Thursday, 19 February 2009

Vantage Point

Lowdown: A Rashomon like take on a presidential assassination attempt.
Review:
Akira Kurosawa Rashomon from 1950 is one of those films that many have borrowed ideas from. The concept of having the same story told from different subjective points of view until the objective truth is exposed is, indeed, widely mimicked. Vantage Point is one of those films to have another go at the Rashomon formula.
Boasting an extensive list of A class Hollywood stars, the reason why we’ve decided to rent it in the first place, Vantage Point puts us at the opening ceremony of an anti-terrorism convention held in Spain. The convention’s main player, the president of the USA (William Hurt) is due to arrive, with many in the crowds viewing him as the world’s biggest villain. This seems to point at the Bush era as the period the film takes place in.
Hurt arrives accompanied with a large bunch of security people, most notable of which is Dennis Quaid. A year ago, Quaid took a bullet for Hurt and now this task represents his return to proper duties. Guess what happens next? Just as the president arrives, he gets shot; soon afterwards an explosion rocks the area, and seconds later another explosion takes the entire platform where the opening ceremony should have taken place apart.
What follows next are repeats of these events, essentially the half hour or so before the assassination attempts and afterwards, as viewed by various stakeholders. These include Quaid, Hurt, Forest Whitaker (playing an American tourist who finds himself in the thick of things) and several more. The idea is probably to show us the events from different points of view, but in reality this mechanism is not as well utilized as in Rashomon; effectively what Vantage Point does is to show us things from the point of view of those who have no clue about what took place first, and slowly move on to the point of view of the perpetrators who do know what's going on. Thus, instead of providing us with a philosophical statement on the nature of reality and perception we are taken for a rather deceptive ride where things are purposefully hidden from us in the beginning but slowly get exposed to us later on. It’s more of a detective story than anything else, but it’s all artificial and entirely under the control of the director that chooses which information to provide us with and when.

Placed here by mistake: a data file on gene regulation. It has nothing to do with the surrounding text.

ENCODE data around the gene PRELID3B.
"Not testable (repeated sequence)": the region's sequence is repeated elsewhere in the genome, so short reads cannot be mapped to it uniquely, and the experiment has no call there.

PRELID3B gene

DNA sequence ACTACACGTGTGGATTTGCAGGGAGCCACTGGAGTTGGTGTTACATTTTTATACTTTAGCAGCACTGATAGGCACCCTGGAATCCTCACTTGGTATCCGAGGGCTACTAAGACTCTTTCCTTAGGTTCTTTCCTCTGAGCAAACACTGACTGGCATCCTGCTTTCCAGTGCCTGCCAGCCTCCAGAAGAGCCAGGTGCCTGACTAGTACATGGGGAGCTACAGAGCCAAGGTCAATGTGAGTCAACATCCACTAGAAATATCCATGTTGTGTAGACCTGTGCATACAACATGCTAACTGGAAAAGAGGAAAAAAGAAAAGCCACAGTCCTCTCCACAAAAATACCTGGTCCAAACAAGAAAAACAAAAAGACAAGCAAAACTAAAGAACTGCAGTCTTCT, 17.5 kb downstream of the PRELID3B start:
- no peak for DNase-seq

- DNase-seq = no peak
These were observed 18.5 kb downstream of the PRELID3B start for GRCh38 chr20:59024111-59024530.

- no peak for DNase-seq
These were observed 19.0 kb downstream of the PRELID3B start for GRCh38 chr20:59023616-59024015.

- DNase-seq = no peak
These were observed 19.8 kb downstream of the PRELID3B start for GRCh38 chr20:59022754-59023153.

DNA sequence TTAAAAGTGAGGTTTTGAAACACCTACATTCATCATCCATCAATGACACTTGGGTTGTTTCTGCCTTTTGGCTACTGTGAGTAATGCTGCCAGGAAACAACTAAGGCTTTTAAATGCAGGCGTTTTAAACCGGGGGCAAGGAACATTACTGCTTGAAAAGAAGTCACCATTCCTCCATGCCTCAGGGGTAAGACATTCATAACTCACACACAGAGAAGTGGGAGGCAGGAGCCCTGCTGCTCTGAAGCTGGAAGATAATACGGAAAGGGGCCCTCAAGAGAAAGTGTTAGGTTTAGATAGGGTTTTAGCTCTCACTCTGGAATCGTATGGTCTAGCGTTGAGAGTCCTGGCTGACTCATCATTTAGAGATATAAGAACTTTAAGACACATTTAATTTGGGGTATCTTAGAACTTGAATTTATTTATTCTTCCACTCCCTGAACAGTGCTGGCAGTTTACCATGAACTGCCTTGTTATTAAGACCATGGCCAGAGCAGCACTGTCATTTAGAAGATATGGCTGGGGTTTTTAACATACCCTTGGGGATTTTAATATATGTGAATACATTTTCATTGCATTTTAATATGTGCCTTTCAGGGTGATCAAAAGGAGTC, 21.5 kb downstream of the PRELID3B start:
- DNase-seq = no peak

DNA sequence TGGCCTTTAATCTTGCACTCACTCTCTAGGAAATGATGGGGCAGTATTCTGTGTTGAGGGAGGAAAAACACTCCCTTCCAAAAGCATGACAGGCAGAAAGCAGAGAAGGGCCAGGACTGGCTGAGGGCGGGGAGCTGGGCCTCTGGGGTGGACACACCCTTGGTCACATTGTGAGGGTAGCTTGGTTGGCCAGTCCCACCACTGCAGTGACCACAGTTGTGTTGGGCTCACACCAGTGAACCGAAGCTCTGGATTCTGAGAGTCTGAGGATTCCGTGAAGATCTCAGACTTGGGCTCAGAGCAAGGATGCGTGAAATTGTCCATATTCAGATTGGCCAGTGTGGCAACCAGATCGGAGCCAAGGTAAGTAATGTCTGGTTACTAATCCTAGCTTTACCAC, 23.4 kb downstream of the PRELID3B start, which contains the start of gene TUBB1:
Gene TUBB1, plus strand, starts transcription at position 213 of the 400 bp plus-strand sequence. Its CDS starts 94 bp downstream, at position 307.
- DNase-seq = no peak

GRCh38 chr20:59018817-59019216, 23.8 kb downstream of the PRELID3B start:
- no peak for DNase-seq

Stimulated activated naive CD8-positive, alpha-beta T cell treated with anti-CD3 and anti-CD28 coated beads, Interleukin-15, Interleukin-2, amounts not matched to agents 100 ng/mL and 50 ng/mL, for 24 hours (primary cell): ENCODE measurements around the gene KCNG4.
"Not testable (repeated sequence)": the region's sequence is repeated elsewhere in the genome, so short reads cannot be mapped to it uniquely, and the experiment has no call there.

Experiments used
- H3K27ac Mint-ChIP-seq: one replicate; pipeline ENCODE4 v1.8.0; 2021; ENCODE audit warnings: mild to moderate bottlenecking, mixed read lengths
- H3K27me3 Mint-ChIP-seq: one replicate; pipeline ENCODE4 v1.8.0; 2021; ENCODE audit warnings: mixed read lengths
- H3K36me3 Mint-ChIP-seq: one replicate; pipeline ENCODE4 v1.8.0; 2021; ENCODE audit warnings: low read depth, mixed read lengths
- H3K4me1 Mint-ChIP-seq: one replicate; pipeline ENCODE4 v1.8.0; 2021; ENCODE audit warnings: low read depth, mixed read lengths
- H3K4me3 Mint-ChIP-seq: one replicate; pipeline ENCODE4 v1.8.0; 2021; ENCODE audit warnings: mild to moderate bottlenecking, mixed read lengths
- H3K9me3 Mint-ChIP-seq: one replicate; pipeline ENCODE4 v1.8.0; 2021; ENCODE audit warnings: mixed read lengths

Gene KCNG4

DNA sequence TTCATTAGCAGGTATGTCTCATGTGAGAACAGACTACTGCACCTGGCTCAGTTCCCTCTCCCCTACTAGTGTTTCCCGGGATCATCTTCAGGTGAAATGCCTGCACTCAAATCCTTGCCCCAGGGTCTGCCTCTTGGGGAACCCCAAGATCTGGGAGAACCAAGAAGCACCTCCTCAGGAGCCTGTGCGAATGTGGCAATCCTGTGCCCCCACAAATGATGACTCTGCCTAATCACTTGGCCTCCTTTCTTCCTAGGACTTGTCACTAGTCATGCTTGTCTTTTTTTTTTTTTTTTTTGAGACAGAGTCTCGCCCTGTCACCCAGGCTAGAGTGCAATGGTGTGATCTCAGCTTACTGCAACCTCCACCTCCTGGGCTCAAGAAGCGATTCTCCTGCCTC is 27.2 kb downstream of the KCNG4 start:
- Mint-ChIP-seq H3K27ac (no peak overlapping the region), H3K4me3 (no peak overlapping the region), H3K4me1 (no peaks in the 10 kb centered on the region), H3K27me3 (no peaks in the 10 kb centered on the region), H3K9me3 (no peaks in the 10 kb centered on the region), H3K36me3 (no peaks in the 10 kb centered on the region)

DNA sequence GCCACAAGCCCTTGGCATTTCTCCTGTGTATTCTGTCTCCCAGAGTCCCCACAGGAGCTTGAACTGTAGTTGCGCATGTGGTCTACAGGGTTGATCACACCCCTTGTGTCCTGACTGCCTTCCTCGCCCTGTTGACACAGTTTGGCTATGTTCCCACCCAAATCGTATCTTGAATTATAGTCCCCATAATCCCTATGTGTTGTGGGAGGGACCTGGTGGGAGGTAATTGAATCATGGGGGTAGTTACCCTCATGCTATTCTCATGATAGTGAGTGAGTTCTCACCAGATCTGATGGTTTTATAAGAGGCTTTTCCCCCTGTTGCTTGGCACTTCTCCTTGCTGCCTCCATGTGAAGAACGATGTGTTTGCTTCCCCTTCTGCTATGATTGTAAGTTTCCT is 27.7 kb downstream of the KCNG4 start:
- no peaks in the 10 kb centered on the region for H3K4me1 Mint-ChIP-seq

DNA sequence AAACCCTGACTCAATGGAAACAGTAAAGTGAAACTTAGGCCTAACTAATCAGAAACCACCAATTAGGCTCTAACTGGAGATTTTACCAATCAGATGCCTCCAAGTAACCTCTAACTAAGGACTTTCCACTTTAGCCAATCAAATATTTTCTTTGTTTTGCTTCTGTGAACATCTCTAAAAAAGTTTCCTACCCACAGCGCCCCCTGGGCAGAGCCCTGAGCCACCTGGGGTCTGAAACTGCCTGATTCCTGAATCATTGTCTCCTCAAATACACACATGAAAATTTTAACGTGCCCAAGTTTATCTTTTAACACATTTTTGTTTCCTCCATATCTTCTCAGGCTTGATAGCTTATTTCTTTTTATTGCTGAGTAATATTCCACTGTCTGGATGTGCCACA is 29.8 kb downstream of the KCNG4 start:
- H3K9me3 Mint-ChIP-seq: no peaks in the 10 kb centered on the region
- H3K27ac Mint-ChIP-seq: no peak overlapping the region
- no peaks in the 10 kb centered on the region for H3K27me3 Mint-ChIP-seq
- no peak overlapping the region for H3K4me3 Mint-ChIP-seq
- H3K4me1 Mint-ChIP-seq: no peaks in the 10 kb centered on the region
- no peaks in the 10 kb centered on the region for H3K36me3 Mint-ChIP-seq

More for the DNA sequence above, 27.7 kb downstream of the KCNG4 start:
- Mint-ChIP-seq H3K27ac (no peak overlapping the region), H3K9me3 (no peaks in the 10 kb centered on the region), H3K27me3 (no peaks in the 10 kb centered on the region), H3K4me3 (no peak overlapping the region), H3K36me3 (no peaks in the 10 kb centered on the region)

In many respects, Vantage Point is not unlike things we’ve all seen before many times. There are a few loopholes in there that don’t make much sense, but for a Hollywood made film these are not too bad and overall Vantage Point is not an insult to common sense.
Where Vantage Point does fall is in its American chauvinism. The whole thing takes place in Spain, yet barring some minor “incidents” everyone speaks English and everyone’s English is quite good; that’s definitely not the case in countries like Spain. More than that, in Vantage Point’s world everyone watches CNN (or GNN, the way the film refers to it), including pubs and such; I think you would have a hard time finding a public venue airing CNN in Europe, unless that place is targeting Americans as its clientèle. Overall, we are not talking about major chauvinistic offenses here, given that most American films take it for granted there's not much to this world but their own country (perfectly understandable given their target audience, yet still regrettable). Thing is, in a film that tries to tell Americans there is more to this world than their country, these minor issues contribute to detract Vantage Point’s credibility.
On the plus side, I do have to say that Vantage Point is a very thrilling thriller. At around 90 minutes long this is a relatively short film, but through extensive parts of its short lifespan it managed to keep my heart pumping at a rate that not many other films can equal.
Technical assessment: Vantage Point is a demonstration for Blu-ray done right. The picture is excellent and full of detail, and the very detailed Dolby TrueHD soundtrack knows how to keep things subdued one minute and how to pump things up with energy the next.
I want more films to be like this one, please!
Best scene: Which one, really, given that most of the film repetitively shows you the same scene from different objective perspectives?
Silliest scene: As I said, there are some areas where suspension of disbelief is suspended. Like in the concluding car chase, where Quaid proves that you don't need an airbag or a seat belt to survive a series of traffic accidents (including one with a truck); you just need to be the star of the film. It's yet another interpretation of the movie world's endless clip syndrome.
Overall: Vantage Point is a rather forgettable 3 star film, but I’m giving it 3.5 out of 5 stars to commend the quality of its Blu-ray presentation in recognition of the difference it has made to the viewing experience.

1 comment:

Moshe Reuveni said...

In retrospect, this is a bland 3 star film.